You probably know my taste for puerile humour by now.
This joke (and there are many versions of it knocking around) has been a favourite since before I got married, a good twenty years ago. You can imagine how well it went down, the first time I used it on my (rather fierce) ex-mother-in-law. I received what we might call an ‘old-fashioned look’, with added chilli. Nowadays, poking fun at someone’s verbosity is also self-referential, because, yes, I unashamedly like to talk! In my defence, it’s because I ‘live’ in 1592.
‘You will, generally, be rewarded for originality, but the crazier your argument is, the better your reasoning should be’.
Originally intended as a confidence-builder for the chronically-tentative, it’s become a cliché in my teaching that ‘in English, there’s no such thing as a wrong answer’. Increasingly, though, and especially at A Level, I’m finding it necessary to qualify that empowering notion.Perhaps students were getting a little too emboldened, as we’ll see below.Just as Squealer in Animal Farm reminds us that ‘Some animals are more equal than others’, some answers are – obviously – better than others. [a]
Almost organically, as I refined the concept, it came to be known as The Continuum of Plausibility™.I’ve been using the term here, off and on, for a while now without properly explaining it, so here goes.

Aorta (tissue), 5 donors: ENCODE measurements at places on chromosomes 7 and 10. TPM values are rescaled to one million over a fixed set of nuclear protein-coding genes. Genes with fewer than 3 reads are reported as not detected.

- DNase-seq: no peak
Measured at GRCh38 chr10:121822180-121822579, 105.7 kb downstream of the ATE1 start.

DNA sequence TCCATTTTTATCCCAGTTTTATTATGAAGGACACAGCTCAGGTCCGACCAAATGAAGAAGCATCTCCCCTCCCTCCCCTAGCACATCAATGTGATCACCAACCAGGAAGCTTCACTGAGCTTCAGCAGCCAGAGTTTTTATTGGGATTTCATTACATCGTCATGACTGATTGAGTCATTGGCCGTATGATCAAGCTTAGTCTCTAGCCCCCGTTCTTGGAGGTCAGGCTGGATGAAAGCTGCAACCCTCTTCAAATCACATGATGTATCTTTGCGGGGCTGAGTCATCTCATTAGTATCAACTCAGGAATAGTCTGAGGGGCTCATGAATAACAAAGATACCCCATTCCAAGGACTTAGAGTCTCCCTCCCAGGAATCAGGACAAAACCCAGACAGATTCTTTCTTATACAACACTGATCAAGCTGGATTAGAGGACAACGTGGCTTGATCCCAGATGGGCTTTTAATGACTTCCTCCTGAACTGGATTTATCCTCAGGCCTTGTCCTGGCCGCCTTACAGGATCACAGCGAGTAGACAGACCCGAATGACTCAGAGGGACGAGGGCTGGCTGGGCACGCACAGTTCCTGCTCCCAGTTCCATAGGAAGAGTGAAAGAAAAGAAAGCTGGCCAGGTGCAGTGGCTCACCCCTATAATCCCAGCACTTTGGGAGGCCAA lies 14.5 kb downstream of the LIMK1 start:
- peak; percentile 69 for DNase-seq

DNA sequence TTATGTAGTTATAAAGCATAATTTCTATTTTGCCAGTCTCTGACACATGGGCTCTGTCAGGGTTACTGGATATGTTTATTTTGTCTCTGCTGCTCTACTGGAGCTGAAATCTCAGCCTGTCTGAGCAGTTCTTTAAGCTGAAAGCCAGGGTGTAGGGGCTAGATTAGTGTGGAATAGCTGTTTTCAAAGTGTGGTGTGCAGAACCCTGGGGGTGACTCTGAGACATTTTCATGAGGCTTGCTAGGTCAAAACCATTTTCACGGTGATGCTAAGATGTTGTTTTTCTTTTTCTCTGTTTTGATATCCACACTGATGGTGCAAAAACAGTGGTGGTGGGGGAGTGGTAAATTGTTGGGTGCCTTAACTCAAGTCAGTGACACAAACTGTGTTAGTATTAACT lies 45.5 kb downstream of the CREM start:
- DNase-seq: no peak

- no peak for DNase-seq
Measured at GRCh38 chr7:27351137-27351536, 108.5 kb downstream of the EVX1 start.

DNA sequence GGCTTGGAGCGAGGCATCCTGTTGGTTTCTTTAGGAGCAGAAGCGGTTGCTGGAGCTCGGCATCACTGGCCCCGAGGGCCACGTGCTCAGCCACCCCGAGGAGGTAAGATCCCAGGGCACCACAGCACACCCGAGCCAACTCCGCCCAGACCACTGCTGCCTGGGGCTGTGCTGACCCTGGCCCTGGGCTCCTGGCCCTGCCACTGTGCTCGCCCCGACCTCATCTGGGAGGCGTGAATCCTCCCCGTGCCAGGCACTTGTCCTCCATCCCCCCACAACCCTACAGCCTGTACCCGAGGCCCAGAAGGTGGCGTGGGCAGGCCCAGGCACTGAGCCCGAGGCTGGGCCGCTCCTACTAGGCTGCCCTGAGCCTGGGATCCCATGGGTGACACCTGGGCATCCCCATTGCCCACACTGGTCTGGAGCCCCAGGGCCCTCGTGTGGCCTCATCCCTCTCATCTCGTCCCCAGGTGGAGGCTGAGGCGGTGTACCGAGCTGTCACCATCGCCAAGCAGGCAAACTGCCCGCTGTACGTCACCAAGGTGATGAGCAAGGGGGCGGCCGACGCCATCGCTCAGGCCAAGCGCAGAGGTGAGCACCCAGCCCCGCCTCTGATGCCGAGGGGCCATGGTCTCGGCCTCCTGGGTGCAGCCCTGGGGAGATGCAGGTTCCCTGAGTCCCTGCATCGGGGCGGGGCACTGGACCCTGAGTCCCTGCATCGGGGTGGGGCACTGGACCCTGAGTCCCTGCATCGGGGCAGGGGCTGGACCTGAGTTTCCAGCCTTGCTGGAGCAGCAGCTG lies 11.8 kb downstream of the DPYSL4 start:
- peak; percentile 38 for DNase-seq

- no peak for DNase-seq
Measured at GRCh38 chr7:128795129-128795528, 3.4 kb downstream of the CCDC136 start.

Should I oppose the slings and arrows of teaching the same thing year in, year out?
… THAT is the question occupying my thoughts at the moment.
No, this isn’t a Machiavellian masterplan for world domination (although see below, perhaps it’s just part of one).
What you see above is the bare bones of a 12-week (forty-eight lesson!) Scheme of Work on Julius Caesar that I’ve been toying with producing over the summer. I’m hoping for advice – not just on the skeleton of the scheme (although that would be highly appreciated), but on whether or not to bother …
Hot ice and wondrous strange snow: the appetite for articulation …
Frequently, I ask my class to step into the time machine and join me back in 1592.
Conveniently, it’s as close as we can get to dating both Richard III and Edward II, my Key Stage 5 texts. The other plays I teach at the moment – Much Ado About Nothing and Macbeth – follow on from here.
This period was a crucible in which Drama as we know it was being born, alchemically transmuted from the didactic Morality Plays into something fresh and exciting. With my Marxist critical hat on, if we can understand the contextual elements poured into that cauldron, we can better appreciate and analyse the resultant heady brew.